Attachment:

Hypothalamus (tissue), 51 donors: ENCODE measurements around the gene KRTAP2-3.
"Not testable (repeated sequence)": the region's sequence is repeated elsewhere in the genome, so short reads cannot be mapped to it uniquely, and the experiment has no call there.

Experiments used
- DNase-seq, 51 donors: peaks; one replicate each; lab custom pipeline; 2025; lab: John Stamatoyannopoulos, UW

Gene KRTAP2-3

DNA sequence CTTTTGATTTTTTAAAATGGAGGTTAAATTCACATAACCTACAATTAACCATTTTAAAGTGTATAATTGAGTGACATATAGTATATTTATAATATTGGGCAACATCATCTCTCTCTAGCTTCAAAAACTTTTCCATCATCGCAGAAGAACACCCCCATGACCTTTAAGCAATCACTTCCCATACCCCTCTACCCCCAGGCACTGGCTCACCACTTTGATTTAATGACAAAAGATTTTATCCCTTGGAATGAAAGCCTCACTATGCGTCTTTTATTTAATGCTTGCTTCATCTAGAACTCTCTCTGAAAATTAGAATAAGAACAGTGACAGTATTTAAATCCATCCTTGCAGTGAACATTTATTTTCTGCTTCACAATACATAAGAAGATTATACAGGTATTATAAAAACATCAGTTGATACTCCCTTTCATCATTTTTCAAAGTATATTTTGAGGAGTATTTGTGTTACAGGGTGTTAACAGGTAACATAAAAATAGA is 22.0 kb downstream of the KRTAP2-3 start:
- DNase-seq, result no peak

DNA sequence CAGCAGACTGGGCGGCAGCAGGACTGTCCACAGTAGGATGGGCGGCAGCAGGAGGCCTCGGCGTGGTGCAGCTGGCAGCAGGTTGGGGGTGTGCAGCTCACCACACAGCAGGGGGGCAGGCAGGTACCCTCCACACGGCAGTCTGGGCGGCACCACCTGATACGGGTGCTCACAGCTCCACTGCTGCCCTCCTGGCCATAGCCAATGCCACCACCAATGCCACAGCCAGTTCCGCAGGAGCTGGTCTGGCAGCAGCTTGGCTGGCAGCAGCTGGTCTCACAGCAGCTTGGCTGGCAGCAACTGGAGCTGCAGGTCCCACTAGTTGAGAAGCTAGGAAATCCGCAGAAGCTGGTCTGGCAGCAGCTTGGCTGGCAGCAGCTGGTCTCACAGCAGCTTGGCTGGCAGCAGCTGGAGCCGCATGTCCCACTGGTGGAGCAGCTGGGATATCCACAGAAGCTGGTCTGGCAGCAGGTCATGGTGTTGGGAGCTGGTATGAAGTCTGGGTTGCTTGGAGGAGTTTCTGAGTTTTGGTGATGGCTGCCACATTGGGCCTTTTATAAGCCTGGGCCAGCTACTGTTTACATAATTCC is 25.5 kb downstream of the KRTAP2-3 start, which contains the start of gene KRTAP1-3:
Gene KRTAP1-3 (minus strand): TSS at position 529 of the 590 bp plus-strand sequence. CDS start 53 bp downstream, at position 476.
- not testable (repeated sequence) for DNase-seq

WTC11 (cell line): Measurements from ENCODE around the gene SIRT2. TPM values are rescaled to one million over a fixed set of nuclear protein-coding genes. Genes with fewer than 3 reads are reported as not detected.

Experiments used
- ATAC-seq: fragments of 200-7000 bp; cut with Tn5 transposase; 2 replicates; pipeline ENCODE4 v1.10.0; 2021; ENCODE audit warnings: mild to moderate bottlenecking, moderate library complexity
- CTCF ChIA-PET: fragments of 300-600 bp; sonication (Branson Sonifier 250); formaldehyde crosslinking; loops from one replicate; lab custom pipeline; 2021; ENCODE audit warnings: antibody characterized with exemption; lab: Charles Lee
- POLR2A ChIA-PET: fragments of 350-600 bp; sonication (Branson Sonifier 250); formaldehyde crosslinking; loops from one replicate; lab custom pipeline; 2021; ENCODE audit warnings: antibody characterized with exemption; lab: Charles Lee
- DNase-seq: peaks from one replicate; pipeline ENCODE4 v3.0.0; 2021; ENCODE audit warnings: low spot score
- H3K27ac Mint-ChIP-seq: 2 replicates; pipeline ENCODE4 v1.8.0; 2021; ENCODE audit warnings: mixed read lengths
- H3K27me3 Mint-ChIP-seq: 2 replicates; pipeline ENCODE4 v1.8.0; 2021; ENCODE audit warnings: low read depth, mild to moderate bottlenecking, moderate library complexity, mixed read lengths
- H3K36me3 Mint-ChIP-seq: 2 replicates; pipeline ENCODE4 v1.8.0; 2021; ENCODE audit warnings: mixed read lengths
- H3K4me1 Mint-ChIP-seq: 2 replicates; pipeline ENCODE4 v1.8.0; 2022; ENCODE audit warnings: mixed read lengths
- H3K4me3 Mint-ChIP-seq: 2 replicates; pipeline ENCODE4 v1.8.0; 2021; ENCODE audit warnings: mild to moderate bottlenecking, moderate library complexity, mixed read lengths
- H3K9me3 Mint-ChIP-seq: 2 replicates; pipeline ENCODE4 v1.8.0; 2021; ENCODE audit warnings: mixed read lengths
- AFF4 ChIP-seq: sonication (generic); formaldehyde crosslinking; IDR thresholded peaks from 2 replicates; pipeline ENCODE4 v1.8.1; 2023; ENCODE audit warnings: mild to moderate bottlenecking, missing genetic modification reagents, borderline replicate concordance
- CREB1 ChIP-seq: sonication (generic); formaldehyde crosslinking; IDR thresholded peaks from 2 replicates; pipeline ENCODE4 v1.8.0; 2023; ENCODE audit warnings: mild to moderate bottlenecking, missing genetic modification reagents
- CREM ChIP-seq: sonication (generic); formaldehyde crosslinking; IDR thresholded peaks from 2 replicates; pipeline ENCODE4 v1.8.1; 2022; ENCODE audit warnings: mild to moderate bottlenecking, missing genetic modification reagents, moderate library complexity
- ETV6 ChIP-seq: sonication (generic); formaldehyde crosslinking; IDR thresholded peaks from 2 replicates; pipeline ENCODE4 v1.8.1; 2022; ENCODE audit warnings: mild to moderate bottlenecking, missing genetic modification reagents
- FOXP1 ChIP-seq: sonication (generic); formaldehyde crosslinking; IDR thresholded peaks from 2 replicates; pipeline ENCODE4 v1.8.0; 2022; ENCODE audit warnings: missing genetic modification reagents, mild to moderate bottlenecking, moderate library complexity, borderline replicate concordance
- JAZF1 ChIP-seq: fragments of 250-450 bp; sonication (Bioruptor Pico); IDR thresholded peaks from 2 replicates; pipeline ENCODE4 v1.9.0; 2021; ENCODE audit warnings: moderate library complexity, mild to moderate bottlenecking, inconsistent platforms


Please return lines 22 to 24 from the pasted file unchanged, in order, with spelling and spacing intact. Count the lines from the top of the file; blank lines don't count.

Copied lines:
- H3K9me3 Mint-ChIP-seq: 2 replicates; pipeline ENCODE4 v1.8.0; 2021; ENCODE audit warnings: mixed read lengths
- AFF4 ChIP-seq: sonication (generic); formaldehyde crosslinking; IDR thresholded peaks from 2 replicates; pipeline ENCODE4 v1.8.1; 2023; ENCODE audit warnings: mild to moderate bottlenecking, missing genetic modification reagents, borderline replicate concordance
- CREB1 ChIP-seq: sonication (generic); formaldehyde crosslinking; IDR thresholded peaks from 2 replicates; pipeline ENCODE4 v1.8.0; 2023; ENCODE audit warnings: mild to moderate bottlenecking, missing genetic modification reagents